Panda, besides how it feels on the stones, does steel heat treated too high affect a knife’s performance? What’re the drawbacks of heat treating too high or too low? I’ve been collecting j-knives for about 8 years, and still a novice regarding the nuances of heat treatments—and wouldn’t be able to tell which HT is too high/low with the knives I use most (KS, Watanabe, Kato, Kochi)—just know they work/cut well for me. How does HT impact you’re overall view of the Mazaki? Apologies for so many questions in one post.
 

Bolek

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Yeah, I’ve been there before too. I will say that sometimes with brand new knives it helps to run through the full progression for the first sharpening. That ensures that you’re sharpening the edge at your own angle, not someone else’s. But you know what you’re doing. I agree, good ole sanjo wh2 60-61 heat treat is my fave (non honyaki) shirogami heat treat.
I tough that for large bevel you just folow the bevel angle. How do you sharpen a knife like that ?
 

panda

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too low = edge retention suffers but easier to sharpen
too high = can be more prone to chip and harder to sharpen but longer lasting edge and can take a lower angle (which i don't utilize because i prefer toughness over ultimate sharpness)

mazaki is not wide bevel, it only appears that way because of the finish. top half of the blade is horizontal polish, bottom half is a hazy finish. but even wide bevels i dont follow the big bevel angle because that would result in 'zero edge' which feels amazing but does not last what so ever plus it takes forever, meaning i still cut my own higher angle into it. think of it like making a micro bevel but in a wide bevel it becomes your primary cutting edge.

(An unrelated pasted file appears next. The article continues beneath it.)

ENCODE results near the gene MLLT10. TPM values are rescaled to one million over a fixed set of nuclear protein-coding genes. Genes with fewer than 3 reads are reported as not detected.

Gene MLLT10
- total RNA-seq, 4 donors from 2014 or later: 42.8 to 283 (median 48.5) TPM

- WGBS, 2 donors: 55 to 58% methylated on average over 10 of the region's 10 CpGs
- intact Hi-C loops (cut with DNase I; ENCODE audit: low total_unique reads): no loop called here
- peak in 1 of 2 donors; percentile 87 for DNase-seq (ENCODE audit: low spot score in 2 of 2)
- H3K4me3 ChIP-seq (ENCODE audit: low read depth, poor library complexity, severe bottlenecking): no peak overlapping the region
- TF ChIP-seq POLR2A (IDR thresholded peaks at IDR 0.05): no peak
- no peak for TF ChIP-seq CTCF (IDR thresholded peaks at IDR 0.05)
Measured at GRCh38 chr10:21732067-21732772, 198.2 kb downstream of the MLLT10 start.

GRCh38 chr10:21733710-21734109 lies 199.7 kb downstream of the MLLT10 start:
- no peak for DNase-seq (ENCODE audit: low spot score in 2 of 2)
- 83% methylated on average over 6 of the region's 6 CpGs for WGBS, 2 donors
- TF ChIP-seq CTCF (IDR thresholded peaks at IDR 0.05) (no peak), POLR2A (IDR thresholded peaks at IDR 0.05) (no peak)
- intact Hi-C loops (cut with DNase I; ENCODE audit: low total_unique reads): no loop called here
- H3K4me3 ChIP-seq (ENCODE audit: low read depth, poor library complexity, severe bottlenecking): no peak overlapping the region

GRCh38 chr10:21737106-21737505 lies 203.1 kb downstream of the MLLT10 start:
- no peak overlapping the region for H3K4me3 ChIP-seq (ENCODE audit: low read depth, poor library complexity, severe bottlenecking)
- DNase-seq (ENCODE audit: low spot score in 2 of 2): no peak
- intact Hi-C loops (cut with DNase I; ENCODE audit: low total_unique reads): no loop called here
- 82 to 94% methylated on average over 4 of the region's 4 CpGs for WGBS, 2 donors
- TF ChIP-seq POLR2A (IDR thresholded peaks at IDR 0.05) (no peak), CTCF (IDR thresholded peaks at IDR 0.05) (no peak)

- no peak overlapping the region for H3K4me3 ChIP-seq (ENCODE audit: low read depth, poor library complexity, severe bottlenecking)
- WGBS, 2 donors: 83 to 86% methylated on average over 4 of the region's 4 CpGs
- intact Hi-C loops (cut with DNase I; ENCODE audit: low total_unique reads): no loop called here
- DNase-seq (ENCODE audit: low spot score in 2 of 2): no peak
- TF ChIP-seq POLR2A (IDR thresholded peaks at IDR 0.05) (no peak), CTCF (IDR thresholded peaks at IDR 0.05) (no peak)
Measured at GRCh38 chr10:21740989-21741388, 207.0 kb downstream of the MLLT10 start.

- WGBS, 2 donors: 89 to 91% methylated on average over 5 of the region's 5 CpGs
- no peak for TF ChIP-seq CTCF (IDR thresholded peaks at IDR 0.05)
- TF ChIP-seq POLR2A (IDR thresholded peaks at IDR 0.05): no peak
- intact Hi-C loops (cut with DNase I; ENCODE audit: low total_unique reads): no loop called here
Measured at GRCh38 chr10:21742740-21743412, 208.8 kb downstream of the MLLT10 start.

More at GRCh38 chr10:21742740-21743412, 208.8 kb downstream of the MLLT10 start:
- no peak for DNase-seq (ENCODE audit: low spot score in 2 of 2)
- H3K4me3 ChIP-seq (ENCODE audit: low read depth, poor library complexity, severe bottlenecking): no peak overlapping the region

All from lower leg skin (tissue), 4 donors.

KimBronnum

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I know what you meen, Panda. I had kind of the same feeling when I took it to a finishing stone OOTB. But as LOL wrote I did and with a start at a coarser stone the knives responded really well. Both a gyuto, petty and the mini yanagi.
- Kim
 

Bolek

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I have to learn a lot. I thought that a knife was more prone to chip with low angle and less with high angle.
 

labor of love

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@bolek, don’t over think it. The only point I’m making is that we sharpen edges at angles that we find comfortable. The edge may be sharpened ootb at a slightly different angle than what the user may normally use. Thus a touch up might not be work as well on a knife that you didn’t already put your own edge on initially.
 

StonedEdge

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I have to learn a lot. I thought that a knife was more prone to chip with low angle and less with high angle.